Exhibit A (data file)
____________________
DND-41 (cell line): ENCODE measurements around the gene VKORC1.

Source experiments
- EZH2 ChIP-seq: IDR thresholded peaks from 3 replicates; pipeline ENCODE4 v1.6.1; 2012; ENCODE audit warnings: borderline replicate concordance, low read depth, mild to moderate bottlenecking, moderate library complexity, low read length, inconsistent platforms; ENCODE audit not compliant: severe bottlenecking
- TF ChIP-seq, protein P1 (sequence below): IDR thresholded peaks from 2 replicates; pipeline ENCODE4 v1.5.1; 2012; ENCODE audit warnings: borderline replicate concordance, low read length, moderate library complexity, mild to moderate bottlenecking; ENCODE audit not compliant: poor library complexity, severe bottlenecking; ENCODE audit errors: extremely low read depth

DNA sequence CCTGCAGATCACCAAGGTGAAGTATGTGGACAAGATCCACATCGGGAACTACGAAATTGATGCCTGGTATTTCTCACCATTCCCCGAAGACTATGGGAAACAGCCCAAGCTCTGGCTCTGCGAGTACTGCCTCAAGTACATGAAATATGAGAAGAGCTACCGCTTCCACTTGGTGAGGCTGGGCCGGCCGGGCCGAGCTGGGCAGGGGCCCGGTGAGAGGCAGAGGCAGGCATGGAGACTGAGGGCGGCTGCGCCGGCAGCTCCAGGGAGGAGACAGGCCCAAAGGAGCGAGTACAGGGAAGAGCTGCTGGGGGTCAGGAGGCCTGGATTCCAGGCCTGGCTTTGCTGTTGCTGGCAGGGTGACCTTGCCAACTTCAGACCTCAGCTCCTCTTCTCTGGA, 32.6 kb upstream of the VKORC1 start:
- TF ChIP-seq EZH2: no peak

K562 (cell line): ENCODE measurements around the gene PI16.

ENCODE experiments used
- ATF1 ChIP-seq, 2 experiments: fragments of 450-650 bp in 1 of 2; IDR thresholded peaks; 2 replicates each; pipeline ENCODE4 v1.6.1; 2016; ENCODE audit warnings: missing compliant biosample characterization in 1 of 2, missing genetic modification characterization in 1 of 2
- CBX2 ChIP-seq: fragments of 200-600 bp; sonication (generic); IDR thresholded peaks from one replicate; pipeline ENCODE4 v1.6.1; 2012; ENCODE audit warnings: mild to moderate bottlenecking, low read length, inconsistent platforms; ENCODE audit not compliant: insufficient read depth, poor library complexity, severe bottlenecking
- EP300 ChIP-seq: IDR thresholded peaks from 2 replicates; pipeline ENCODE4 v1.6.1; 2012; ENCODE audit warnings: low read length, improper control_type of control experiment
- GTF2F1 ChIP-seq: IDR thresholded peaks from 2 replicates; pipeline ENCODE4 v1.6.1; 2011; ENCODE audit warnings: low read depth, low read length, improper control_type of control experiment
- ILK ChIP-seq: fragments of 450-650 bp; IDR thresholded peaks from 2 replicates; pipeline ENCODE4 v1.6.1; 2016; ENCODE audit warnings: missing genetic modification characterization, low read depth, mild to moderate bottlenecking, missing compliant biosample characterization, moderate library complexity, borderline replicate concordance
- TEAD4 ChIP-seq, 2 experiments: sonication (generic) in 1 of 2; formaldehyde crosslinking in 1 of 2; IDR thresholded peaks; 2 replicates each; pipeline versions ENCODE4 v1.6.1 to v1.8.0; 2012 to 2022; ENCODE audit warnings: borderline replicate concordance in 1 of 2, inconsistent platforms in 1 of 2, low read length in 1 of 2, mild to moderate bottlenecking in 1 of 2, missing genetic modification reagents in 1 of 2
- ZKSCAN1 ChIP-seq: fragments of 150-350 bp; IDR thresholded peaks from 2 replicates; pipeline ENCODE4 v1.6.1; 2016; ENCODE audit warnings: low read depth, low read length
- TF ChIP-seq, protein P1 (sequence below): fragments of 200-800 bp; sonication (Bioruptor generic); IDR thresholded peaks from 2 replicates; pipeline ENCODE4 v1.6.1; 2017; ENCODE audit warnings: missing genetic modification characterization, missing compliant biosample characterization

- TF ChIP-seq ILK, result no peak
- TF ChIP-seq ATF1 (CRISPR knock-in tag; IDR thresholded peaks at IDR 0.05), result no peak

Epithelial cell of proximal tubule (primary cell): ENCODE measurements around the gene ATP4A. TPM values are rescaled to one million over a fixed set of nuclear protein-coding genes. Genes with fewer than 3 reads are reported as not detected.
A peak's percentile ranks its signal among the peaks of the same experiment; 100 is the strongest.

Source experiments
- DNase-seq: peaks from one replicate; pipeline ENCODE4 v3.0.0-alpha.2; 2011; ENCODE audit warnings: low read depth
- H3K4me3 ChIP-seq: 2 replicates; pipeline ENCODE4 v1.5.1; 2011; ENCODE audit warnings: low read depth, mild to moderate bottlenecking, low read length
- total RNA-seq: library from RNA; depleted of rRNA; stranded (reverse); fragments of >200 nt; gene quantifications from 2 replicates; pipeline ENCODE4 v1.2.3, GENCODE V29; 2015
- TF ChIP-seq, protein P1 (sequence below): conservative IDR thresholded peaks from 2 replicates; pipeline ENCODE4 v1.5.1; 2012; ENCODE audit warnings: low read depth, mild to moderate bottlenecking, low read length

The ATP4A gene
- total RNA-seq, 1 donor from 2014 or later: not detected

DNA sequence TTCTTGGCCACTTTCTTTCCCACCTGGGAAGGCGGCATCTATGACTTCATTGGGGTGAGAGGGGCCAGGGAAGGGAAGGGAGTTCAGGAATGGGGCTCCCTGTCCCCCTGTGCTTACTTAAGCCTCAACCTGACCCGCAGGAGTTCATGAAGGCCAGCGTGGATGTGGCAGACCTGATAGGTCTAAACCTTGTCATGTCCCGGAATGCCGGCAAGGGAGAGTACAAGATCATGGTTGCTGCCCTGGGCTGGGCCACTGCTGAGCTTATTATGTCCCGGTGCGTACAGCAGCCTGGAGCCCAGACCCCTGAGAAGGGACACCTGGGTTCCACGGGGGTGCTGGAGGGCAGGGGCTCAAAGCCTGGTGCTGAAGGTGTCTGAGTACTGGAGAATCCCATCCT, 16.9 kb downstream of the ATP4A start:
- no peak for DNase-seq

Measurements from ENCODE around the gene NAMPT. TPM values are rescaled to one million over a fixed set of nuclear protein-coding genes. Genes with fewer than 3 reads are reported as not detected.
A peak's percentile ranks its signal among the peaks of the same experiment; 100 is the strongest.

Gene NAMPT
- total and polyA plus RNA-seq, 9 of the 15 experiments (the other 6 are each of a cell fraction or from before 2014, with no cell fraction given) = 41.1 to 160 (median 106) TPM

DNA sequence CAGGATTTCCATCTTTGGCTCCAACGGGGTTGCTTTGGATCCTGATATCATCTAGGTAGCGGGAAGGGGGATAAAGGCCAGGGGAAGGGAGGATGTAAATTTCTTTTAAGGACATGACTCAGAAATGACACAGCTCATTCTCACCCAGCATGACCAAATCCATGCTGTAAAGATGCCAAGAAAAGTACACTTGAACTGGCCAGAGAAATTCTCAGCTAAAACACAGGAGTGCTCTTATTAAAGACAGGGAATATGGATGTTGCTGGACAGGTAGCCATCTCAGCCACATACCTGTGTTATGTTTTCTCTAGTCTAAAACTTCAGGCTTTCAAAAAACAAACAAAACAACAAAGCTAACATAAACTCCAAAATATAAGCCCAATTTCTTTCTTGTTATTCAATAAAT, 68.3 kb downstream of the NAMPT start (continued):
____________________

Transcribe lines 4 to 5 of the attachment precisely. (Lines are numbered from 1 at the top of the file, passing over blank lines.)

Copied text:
- TF ChIP-seq, protein P1 (sequence below): IDR thresholded peaks from 2 replicates; pipeline ENCODE4 v1.5.1; 2012; ENCODE audit warnings: borderline replicate concordance, low read length, moderate library complexity, mild to moderate bottlenecking; ENCODE audit not compliant: poor library complexity, severe bottlenecking; ENCODE audit errors: extremely low read depth

DNA sequence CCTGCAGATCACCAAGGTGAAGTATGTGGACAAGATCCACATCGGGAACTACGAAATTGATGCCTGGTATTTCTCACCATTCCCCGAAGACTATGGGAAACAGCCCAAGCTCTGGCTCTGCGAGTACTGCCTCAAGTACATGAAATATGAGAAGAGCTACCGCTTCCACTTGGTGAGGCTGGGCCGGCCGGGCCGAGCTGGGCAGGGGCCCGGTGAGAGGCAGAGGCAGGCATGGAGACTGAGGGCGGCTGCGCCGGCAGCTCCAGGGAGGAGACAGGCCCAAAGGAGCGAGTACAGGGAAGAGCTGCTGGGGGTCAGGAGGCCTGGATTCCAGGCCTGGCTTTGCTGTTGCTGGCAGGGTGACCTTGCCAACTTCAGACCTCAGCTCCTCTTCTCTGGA, 32.6 kb upstream of the VKORC1 start: